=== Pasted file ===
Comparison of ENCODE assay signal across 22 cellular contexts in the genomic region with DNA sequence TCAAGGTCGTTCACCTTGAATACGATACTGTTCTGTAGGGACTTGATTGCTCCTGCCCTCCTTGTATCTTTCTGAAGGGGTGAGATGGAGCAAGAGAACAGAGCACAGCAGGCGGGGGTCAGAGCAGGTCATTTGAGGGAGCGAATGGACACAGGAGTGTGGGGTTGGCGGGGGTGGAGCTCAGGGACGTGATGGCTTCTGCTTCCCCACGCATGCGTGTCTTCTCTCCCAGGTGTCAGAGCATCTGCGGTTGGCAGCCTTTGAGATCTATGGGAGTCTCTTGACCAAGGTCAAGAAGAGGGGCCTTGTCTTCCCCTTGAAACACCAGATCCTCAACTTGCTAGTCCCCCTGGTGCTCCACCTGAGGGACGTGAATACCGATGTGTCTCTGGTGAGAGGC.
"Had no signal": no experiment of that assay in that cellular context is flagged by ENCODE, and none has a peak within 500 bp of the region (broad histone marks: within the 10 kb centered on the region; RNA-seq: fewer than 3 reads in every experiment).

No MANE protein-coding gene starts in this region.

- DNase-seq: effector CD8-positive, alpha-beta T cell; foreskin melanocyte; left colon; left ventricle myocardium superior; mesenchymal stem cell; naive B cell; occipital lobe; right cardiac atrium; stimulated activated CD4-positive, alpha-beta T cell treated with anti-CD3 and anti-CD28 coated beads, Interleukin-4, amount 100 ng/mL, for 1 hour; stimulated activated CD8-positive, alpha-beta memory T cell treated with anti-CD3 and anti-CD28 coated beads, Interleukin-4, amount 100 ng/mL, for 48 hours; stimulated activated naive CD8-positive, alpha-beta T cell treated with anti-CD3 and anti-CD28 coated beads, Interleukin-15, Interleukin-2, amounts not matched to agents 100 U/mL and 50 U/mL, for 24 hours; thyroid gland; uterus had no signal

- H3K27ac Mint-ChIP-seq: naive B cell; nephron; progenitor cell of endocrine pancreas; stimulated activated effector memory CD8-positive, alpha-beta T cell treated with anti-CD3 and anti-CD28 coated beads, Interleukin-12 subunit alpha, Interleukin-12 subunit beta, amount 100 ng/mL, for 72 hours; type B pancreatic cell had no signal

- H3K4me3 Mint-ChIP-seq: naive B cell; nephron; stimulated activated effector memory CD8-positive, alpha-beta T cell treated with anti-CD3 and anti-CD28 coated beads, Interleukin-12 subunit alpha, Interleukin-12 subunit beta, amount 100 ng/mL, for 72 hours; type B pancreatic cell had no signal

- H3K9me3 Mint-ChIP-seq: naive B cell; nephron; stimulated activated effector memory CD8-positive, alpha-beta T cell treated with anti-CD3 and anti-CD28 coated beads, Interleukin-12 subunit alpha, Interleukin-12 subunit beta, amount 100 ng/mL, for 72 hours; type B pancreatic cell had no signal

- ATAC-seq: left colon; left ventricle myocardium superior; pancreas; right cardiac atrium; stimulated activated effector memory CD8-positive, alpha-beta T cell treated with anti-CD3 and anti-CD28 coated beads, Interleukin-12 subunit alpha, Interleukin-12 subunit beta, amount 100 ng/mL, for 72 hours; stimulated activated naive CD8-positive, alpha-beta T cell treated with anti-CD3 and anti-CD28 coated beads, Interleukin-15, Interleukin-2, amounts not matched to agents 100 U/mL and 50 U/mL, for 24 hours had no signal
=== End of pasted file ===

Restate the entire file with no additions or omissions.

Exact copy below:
Comparison of ENCODE assay signal across 22 cellular contexts in the genomic region with DNA sequence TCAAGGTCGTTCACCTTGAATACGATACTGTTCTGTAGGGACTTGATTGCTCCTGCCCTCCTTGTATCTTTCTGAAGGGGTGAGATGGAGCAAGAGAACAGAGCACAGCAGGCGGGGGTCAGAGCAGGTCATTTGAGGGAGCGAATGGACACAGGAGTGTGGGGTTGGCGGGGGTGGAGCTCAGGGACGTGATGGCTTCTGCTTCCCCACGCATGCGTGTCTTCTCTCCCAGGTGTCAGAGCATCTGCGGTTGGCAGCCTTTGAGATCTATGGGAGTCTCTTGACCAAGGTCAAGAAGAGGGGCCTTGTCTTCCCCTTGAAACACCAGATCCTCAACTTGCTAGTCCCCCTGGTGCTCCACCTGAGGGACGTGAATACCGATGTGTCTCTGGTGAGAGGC.
"Had no signal": no experiment of that assay in that cellular context is flagged by ENCODE, and none has a peak within 500 bp of the region (broad histone marks: within the 10 kb centered on the region; RNA-seq: fewer than 3 reads in every experiment).

No MANE protein-coding gene starts in this region.

- DNase-seq: effector CD8-positive, alpha-beta T cell; foreskin melanocyte; left colon; left ventricle myocardium superior; mesenchymal stem cell; naive B cell; occipital lobe; right cardiac atrium; stimulated activated CD4-positive, alpha-beta T cell treated with anti-CD3 and anti-CD28 coated beads, Interleukin-4, amount 100 ng/mL, for 1 hour; stimulated activated CD8-positive, alpha-beta memory T cell treated with anti-CD3 and anti-CD28 coated beads, Interleukin-4, amount 100 ng/mL, for 48 hours; stimulated activated naive CD8-positive, alpha-beta T cell treated with anti-CD3 and anti-CD28 coated beads, Interleukin-15, Interleukin-2, amounts not matched to agents 100 U/mL and 50 U/mL, for 24 hours; thyroid gland; uterus had no signal

- H3K27ac Mint-ChIP-seq: naive B cell; nephron; progenitor cell of endocrine pancreas; stimulated activated effector memory CD8-positive, alpha-beta T cell treated with anti-CD3 and anti-CD28 coated beads, Interleukin-12 subunit alpha, Interleukin-12 subunit beta, amount 100 ng/mL, for 72 hours; type B pancreatic cell had no signal

- H3K4me3 Mint-ChIP-seq: naive B cell; nephron; stimulated activated effector memory CD8-positive, alpha-beta T cell treated with anti-CD3 and anti-CD28 coated beads, Interleukin-12 subunit alpha, Interleukin-12 subunit beta, amount 100 ng/mL, for 72 hours; type B pancreatic cell had no signal

- H3K9me3 Mint-ChIP-seq: naive B cell; nephron; stimulated activated effector memory CD8-positive, alpha-beta T cell treated with anti-CD3 and anti-CD28 coated beads, Interleukin-12 subunit alpha, Interleukin-12 subunit beta, amount 100 ng/mL, for 72 hours; type B pancreatic cell had no signal

- ATAC-seq: left colon; left ventricle myocardium superior; pancreas; right cardiac atrium; stimulated activated effector memory CD8-positive, alpha-beta T cell treated with anti-CD3 and anti-CD28 coated beads, Interleukin-12 subunit alpha, Interleukin-12 subunit beta, amount 100 ng/mL, for 72 hours; stimulated activated naive CD8-positive, alpha-beta T cell treated with anti-CD3 and anti-CD28 coated beads, Interleukin-15, Interleukin-2, amounts not matched to agents 100 U/mL and 50 U/mL, for 24 hours had no signal